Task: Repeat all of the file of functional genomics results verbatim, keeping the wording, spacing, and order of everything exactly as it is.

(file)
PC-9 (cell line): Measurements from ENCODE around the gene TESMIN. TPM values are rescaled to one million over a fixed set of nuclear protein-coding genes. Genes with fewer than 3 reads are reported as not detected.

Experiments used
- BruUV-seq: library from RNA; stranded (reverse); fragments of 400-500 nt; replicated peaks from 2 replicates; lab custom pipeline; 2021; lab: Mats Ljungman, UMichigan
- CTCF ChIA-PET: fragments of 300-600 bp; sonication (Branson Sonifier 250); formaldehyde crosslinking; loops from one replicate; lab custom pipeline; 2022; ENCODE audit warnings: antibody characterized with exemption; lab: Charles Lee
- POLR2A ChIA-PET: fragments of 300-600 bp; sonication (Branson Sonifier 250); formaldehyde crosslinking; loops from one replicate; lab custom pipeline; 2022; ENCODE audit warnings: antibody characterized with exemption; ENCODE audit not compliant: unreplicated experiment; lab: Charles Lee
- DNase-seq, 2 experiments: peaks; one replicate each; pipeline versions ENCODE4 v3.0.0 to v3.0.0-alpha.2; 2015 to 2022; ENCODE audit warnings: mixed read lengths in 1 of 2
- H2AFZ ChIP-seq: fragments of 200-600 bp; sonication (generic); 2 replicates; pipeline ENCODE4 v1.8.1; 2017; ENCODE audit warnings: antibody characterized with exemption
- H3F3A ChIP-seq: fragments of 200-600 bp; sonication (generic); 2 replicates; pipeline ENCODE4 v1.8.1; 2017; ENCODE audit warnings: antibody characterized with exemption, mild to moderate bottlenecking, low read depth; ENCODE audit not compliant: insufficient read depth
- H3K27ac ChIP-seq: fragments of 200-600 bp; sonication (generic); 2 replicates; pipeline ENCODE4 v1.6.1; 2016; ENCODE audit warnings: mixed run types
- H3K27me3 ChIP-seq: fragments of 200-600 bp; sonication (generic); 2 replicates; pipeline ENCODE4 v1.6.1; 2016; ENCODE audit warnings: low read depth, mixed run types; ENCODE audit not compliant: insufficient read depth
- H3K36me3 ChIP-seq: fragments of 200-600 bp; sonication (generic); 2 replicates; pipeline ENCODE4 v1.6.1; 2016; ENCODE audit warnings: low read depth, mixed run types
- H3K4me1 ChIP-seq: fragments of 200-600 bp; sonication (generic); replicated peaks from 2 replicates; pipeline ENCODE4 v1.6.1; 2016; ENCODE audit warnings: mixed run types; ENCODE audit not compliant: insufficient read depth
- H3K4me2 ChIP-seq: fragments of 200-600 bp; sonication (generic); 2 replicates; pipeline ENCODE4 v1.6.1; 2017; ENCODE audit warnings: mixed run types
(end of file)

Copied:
PC-9 (cell line): Measurements from ENCODE around the gene TESMIN. TPM values are rescaled to one million over a fixed set of nuclear protein-coding genes. Genes with fewer than 3 reads are reported as not detected.

Experiments used
- BruUV-seq: library from RNA; stranded (reverse); fragments of 400-500 nt; replicated peaks from 2 replicates; lab custom pipeline; 2021; lab: Mats Ljungman, UMichigan
- CTCF ChIA-PET: fragments of 300-600 bp; sonication (Branson Sonifier 250); formaldehyde crosslinking; loops from one replicate; lab custom pipeline; 2022; ENCODE audit warnings: antibody characterized with exemption; lab: Charles Lee
- POLR2A ChIA-PET: fragments of 300-600 bp; sonication (Branson Sonifier 250); formaldehyde crosslinking; loops from one replicate; lab custom pipeline; 2022; ENCODE audit warnings: antibody characterized with exemption; ENCODE audit not compliant: unreplicated experiment; lab: Charles Lee
- DNase-seq, 2 experiments: peaks; one replicate each; pipeline versions ENCODE4 v3.0.0 to v3.0.0-alpha.2; 2015 to 2022; ENCODE audit warnings: mixed read lengths in 1 of 2
- H2AFZ ChIP-seq: fragments of 200-600 bp; sonication (generic); 2 replicates; pipeline ENCODE4 v1.8.1; 2017; ENCODE audit warnings: antibody characterized with exemption
- H3F3A ChIP-seq: fragments of 200-600 bp; sonication (generic); 2 replicates; pipeline ENCODE4 v1.8.1; 2017; ENCODE audit warnings: antibody characterized with exemption, mild to moderate bottlenecking, low read depth; ENCODE audit not compliant: insufficient read depth
- H3K27ac ChIP-seq: fragments of 200-600 bp; sonication (generic); 2 replicates; pipeline ENCODE4 v1.6.1; 2016; ENCODE audit warnings: mixed run types
- H3K27me3 ChIP-seq: fragments of 200-600 bp; sonication (generic); 2 replicates; pipeline ENCODE4 v1.6.1; 2016; ENCODE audit warnings: low read depth, mixed run types; ENCODE audit not compliant: insufficient read depth
- H3K36me3 ChIP-seq: fragments of 200-600 bp; sonication (generic); 2 replicates; pipeline ENCODE4 v1.6.1; 2016; ENCODE audit warnings: low read depth, mixed run types
- H3K4me1 ChIP-seq: fragments of 200-600 bp; sonication (generic); replicated peaks from 2 replicates; pipeline ENCODE4 v1.6.1; 2016; ENCODE audit warnings: mixed run types; ENCODE audit not compliant: insufficient read depth
- H3K4me2 ChIP-seq: fragments of 200-600 bp; sonication (generic); 2 replicates; pipeline ENCODE4 v1.6.1; 2017; ENCODE audit warnings: mixed run types